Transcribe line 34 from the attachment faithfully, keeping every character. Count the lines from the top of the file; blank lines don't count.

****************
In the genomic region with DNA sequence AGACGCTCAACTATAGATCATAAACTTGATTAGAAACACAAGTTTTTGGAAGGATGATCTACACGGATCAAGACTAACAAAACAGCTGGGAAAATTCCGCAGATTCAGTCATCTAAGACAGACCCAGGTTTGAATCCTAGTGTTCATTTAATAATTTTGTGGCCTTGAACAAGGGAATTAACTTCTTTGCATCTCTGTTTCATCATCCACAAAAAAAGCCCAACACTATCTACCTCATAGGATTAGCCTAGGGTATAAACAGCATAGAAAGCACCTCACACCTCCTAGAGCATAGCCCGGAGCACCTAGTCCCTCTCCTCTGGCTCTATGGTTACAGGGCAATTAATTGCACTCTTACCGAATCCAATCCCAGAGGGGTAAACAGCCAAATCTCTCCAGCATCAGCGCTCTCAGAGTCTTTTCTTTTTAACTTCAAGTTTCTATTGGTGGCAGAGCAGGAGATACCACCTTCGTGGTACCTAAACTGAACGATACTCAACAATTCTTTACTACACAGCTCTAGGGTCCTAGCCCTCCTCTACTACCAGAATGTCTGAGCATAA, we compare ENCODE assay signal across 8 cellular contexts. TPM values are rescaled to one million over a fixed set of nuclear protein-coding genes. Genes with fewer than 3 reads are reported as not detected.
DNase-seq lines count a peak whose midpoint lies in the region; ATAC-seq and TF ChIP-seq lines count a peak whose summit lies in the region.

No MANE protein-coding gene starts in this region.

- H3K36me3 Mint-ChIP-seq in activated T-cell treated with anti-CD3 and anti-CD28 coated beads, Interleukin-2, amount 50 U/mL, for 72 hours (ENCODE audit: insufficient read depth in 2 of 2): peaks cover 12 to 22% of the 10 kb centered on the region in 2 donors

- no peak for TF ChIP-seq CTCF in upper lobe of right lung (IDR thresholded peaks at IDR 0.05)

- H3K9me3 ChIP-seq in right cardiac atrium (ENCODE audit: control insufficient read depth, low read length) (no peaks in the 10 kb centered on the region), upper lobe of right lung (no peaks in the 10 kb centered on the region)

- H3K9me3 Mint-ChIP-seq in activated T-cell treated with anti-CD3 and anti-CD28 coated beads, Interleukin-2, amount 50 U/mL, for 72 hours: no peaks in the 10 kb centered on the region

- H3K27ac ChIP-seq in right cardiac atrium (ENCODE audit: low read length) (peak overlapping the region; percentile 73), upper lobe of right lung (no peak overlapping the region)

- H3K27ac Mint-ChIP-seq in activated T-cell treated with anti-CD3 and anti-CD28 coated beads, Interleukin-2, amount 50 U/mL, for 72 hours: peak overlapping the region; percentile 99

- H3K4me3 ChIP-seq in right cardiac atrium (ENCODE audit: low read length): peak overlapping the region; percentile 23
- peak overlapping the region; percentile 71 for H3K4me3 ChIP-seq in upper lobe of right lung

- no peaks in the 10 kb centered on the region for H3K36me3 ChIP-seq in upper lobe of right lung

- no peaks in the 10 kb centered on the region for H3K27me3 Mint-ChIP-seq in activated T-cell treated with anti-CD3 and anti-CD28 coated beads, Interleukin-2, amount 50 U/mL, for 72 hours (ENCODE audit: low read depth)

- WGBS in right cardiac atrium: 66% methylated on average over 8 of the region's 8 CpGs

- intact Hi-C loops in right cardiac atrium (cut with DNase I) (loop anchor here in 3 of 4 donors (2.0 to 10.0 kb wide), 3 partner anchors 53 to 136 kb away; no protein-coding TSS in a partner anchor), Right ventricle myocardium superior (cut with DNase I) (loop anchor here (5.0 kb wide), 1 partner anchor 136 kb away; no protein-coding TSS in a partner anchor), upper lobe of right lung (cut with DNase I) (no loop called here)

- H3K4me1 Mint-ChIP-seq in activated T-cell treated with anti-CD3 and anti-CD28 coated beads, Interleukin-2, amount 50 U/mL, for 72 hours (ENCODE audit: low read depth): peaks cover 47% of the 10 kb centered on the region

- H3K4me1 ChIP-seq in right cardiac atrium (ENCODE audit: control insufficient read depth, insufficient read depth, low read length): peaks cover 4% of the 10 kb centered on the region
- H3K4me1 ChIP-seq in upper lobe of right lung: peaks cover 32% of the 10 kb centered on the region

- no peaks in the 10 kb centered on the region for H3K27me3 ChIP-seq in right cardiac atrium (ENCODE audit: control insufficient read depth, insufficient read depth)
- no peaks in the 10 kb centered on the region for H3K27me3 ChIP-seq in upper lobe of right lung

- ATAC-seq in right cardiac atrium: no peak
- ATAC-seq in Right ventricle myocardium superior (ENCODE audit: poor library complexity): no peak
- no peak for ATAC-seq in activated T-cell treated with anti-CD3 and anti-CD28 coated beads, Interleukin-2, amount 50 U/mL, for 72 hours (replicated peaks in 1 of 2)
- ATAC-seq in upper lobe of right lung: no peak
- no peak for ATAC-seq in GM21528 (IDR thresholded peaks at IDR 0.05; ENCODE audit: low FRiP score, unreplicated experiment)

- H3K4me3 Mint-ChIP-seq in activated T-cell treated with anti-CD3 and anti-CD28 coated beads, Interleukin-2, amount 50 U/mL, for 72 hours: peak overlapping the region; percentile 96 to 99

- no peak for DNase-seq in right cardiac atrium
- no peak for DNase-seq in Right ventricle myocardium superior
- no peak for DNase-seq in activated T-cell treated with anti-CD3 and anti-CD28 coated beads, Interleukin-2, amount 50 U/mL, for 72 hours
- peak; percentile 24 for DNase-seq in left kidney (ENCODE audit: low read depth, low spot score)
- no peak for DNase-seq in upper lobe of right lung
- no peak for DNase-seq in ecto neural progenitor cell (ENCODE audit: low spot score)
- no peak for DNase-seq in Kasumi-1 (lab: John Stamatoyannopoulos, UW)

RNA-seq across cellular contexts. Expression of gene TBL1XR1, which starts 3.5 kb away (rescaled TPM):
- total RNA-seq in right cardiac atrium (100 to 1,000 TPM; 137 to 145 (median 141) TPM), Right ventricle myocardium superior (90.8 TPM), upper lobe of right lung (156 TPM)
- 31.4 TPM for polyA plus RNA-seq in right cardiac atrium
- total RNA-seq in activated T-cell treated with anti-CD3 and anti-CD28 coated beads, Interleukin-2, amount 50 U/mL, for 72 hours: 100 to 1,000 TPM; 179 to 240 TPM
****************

RNA-seq across cellular contexts. Expression of gene TBL1XR1, which starts 3.5 kb away (rescaled TPM):